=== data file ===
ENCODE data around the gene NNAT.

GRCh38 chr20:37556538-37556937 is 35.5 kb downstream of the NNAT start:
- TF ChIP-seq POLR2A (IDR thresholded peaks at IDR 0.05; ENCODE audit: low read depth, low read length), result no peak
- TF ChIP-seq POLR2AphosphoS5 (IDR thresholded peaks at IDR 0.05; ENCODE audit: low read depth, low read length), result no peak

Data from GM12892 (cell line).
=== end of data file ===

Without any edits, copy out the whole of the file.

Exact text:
ENCODE data around the gene NNAT.

GRCh38 chr20:37556538-37556937 is 35.5 kb downstream of the NNAT start:
- TF ChIP-seq POLR2A (IDR thresholded peaks at IDR 0.05; ENCODE audit: low read depth, low read length), result no peak
- TF ChIP-seq POLR2AphosphoS5 (IDR thresholded peaks at IDR 0.05; ENCODE audit: low read depth, low read length), result no peak

Data from GM12892 (cell line).